Dealing Mindfully with a Breakup
Breakups are unarguably painful. Mindfulness theory asks us to accept romantic pain as a part of life and then let it go, meaning not bringing the pain forward. In the land of Mindful, people can live with loss and still live a life of hope. There are no winners in breakups. Everyone loses and gains in some form or another.
Breakups are sad, but they all have some sort of silver lining. We can continue to fret about being alone again, or we can find gratitude in what we learned from the relationship and how it will raise our intuition for next time.
When you’ve been dumped, give yourself sufficient time to heal. Try to gently distract yourself from reaching out to your ex-partner. Texts or phone calls only serve as a temporary fix. Your hurting heart needs more than a band aid. If you happen to run into him/her, understand that it may bring back some hope, but be mindfully aware that you are still vulnerable. What would it be like going through another breakup with the same guy/gal?
Magical thinking is when you believe you can single-handedly turn love around, but this is doing the opposite of living in the moment. Initiating a reconnection to see if he/she still feels something for you may only bring you more heartache in the end.
If he/she wanted you back, they would have made attempts to reach out and let you know they had a change of heart. Mindful folks know that love is beautiful, but along with the ecstasy, there can, and will be, some agony. So if you still want to contact him/her, acknowledge beforehand that you may be hearing an angry voice on the other side. Accept the truth that persuasion in this regard will a probably not end well for either of you. As you do that, remember that they have come to know that there is not much they can say or do to make things better. It is your turn now to do the same. The best you can do for yourself is nurture and revisit the love you have for yourself while leaving your ex-partner alone.
Change Your Shoes for a Minute
Now, try putting yourself in the other person’s life for a moment. If you were the one that ended things, how would you take it if they tried to contact you? Chances are you would not take their initiation very well. You may want to use this mindful tool when the urge to speak to them comes up. If it does, just let it come up and gradually let it out of you. That’s where a good cry can come in and save more embarrassment as well as pain.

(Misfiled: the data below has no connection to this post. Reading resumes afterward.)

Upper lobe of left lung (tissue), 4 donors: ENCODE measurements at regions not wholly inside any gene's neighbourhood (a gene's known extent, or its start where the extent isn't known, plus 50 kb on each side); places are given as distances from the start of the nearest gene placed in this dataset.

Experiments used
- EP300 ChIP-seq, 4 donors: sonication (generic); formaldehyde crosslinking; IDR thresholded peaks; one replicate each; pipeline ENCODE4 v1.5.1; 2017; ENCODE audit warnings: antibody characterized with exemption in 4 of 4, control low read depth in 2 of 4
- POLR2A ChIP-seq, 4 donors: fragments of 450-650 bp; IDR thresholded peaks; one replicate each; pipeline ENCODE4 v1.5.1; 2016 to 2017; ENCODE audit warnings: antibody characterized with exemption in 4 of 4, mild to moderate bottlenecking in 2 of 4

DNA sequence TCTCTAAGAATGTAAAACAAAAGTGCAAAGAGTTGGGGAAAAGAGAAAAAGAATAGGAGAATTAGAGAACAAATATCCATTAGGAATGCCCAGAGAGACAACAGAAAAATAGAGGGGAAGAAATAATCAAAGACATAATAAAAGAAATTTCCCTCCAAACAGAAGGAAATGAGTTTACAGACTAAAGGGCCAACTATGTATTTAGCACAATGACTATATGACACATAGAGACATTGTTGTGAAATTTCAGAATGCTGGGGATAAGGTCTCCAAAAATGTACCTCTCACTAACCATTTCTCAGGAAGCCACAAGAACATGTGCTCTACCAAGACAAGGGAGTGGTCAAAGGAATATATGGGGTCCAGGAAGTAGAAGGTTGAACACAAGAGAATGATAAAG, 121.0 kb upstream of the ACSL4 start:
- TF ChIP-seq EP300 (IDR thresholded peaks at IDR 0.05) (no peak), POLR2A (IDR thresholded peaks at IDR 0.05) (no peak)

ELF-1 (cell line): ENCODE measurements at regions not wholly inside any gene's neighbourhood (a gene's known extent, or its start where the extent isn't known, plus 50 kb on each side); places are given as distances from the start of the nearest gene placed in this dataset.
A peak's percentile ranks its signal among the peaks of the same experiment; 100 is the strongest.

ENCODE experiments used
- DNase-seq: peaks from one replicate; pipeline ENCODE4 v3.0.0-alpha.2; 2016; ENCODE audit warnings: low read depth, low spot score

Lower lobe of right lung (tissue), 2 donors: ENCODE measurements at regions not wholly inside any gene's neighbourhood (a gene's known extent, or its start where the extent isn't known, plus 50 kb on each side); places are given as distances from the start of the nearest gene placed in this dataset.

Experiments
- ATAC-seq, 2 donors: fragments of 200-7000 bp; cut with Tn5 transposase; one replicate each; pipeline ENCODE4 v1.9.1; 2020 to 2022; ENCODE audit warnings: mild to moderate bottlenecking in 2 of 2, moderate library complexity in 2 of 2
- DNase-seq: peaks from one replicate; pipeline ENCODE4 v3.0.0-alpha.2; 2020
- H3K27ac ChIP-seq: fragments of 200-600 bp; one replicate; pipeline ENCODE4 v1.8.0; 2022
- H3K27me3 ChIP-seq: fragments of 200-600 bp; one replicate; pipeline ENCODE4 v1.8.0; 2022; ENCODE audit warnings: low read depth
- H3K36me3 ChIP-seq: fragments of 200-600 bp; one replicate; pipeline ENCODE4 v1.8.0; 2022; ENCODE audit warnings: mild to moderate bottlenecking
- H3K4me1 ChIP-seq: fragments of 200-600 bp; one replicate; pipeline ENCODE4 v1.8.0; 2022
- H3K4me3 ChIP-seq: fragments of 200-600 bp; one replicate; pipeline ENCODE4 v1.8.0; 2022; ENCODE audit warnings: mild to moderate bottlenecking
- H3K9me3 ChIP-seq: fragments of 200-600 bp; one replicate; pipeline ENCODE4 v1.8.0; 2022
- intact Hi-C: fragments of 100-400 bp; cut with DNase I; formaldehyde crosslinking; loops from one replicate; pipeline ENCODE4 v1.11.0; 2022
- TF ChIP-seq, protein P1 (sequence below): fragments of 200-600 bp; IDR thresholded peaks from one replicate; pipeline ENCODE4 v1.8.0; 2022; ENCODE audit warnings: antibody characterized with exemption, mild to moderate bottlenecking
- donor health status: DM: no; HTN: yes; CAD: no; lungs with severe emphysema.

There is nothing like being around people who love and admire us. Friends and family can be there for you during this hard time. They can be instrumental in keeping your mind busy in the moment. Gratitude goes a long way here, so if you are whining too much, or treating them disrespectfully, you might find yourself once again being shut out. They want to see that you can help yourself too. The best thing to do with them is to be active.
Planning a get-away, going on hikes, and window shopping are just a few activities that can get you through rough patches. Avoid any mood altering substances. Since you are already feeling down why add alcohol or drugs to that? We need to expose our hurts rather than hide them. Living in the now is a choice and it is time to get out of the house and be in the world. Throwing yourself into a project, work or hobby is the best remedy for managing your woes about your ex-partner.
Even though you might not feel like it, you can still embrace change and take healthy chances. Yes, you may have entangled your life with your ex-partner, but you can find new forms of emotional security, it doesn’t have to just come from one person.
Mindful people know that change has its ups and downs, but nonetheless it helps you grow. If you let change naturally happen, you’ll see that you can grow beyond this and thrive.
Some people, no matter how much they try, can’t get over a break-up. If this should be the case for you, seek professional help.
In the meantime, know that rejection is one of the hardest things to cope with. You’ll be stronger for it though by hanging in there and letting the joy flow back into your veins.
The Breakup Bible, by Rachel Sussman
It’s Called a Breakup Because It’s Broken, by Greg Behrendt and Amiira Ruotola-Behrendt